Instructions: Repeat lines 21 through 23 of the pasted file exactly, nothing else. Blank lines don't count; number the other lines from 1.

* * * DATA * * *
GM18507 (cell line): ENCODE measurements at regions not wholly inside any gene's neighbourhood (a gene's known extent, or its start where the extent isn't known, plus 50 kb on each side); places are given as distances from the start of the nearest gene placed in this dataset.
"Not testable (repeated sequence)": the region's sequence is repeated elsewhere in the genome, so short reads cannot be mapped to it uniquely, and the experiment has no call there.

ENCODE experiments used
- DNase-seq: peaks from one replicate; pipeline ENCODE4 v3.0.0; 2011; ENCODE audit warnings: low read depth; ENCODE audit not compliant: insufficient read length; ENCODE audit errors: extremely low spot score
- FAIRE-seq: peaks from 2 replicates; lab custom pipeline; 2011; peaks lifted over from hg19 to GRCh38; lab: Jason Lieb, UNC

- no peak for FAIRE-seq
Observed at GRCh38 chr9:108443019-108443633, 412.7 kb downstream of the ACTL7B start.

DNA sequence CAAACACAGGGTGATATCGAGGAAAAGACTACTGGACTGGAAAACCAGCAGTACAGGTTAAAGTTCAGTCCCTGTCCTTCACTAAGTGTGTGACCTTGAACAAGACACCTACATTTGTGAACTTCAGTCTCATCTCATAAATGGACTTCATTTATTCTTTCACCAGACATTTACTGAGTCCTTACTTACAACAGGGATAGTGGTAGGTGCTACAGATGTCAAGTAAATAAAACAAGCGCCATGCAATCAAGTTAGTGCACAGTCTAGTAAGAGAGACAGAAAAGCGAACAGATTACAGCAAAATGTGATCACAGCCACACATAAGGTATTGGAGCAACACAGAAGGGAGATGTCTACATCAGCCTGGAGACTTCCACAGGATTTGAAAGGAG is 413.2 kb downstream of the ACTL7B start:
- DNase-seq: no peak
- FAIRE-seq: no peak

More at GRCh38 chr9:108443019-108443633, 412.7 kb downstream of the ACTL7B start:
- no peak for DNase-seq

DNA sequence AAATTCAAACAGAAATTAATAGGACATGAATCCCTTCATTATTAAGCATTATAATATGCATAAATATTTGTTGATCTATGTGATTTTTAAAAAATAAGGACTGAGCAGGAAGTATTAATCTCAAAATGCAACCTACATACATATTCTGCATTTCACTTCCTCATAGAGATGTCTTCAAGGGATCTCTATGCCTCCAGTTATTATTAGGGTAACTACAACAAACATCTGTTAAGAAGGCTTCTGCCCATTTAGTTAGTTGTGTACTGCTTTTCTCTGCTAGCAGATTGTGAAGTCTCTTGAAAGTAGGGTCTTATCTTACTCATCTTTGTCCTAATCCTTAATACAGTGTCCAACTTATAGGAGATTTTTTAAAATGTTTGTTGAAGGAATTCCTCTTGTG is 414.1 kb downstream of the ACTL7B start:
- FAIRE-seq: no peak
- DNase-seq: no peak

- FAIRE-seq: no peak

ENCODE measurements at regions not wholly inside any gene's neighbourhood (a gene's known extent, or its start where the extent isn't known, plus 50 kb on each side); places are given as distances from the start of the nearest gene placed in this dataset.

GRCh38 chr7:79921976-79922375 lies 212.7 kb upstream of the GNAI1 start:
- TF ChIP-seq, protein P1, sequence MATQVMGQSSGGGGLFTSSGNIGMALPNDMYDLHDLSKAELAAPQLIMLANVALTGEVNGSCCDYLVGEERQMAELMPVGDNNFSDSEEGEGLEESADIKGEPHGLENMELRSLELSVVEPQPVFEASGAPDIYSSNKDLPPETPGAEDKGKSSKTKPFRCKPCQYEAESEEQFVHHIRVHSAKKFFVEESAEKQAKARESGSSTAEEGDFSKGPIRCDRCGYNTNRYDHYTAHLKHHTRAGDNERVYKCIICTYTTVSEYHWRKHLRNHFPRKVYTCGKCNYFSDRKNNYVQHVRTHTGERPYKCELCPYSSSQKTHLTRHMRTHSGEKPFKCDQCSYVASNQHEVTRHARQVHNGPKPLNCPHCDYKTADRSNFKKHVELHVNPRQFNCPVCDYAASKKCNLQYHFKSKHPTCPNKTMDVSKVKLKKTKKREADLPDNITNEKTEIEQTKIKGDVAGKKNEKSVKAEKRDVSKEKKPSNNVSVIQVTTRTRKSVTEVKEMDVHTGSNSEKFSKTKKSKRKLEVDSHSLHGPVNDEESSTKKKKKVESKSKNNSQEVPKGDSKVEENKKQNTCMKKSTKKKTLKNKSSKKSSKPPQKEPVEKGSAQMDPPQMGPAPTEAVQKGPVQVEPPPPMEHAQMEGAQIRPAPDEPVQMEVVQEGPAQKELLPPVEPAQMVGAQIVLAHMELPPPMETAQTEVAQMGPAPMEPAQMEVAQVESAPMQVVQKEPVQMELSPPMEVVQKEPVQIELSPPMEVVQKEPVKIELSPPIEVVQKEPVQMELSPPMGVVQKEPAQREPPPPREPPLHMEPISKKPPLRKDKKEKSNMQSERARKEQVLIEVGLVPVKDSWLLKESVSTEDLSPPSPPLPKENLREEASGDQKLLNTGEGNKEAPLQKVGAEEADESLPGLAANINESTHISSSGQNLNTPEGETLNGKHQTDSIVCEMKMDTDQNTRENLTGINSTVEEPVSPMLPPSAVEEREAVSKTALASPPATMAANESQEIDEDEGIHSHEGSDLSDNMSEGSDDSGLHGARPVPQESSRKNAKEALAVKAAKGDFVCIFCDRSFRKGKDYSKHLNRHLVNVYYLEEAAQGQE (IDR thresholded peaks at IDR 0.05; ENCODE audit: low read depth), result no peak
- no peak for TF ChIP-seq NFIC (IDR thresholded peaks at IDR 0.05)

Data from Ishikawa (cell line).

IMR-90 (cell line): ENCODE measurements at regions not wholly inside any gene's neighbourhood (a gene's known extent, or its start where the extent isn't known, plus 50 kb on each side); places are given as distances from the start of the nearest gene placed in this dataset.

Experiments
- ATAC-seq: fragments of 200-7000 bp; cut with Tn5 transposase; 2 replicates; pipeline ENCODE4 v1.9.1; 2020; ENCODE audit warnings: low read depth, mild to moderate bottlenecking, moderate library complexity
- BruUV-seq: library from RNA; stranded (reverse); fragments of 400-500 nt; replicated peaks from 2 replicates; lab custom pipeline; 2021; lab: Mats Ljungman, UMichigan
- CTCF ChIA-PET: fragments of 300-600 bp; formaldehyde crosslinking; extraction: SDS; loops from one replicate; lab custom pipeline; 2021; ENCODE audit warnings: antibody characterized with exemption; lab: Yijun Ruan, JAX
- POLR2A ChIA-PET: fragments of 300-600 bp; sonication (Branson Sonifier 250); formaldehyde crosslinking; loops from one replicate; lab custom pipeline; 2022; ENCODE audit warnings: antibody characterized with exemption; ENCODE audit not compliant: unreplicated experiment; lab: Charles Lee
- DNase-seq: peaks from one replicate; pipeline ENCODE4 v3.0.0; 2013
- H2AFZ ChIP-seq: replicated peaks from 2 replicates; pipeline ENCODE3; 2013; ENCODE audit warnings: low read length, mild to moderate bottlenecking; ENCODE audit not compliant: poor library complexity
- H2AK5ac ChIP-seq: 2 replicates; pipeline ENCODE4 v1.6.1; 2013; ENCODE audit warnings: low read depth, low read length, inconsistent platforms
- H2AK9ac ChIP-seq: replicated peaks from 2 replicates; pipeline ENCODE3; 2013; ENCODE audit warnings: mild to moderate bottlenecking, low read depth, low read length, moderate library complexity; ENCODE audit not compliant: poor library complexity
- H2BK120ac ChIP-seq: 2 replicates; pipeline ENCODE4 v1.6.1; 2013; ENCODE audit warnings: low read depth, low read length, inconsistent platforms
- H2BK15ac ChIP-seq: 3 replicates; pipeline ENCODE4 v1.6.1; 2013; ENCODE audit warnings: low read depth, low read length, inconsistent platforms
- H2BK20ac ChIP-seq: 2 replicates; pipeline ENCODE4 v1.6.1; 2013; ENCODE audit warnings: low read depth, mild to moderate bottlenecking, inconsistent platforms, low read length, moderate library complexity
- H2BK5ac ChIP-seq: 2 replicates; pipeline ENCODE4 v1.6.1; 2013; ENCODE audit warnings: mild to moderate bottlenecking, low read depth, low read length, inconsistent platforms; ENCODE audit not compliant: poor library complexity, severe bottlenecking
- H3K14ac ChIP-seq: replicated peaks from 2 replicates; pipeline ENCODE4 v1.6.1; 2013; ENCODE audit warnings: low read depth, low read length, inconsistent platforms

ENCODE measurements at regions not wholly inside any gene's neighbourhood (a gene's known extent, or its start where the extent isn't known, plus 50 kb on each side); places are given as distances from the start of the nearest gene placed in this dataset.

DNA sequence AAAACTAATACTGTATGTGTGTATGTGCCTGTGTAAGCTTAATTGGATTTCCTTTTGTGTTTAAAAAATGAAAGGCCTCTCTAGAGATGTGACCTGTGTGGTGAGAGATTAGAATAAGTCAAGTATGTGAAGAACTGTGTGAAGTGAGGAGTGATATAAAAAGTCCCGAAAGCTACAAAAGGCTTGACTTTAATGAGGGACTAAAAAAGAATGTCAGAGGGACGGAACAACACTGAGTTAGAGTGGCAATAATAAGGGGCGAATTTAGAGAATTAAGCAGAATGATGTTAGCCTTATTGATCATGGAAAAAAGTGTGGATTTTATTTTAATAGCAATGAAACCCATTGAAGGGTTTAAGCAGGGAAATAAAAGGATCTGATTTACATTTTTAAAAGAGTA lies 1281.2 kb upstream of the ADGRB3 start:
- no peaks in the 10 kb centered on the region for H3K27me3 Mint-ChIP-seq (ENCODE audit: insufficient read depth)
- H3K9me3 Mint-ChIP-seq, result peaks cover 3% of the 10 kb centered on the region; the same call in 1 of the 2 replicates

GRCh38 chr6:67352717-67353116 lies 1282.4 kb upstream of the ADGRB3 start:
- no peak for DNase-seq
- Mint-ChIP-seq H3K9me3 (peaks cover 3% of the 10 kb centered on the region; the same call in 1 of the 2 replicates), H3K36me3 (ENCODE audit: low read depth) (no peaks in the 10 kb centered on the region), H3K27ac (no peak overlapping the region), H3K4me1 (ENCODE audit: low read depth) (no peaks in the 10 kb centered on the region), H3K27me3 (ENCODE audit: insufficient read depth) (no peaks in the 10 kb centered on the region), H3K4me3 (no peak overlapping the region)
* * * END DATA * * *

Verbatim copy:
Data from Ishikawa (cell line).

IMR-90 (cell line): ENCODE measurements at regions not wholly inside any gene's neighbourhood (a gene's known extent, or its start where the extent isn't known, plus 50 kb on each side); places are given as distances from the start of the nearest gene placed in this dataset.

Experiments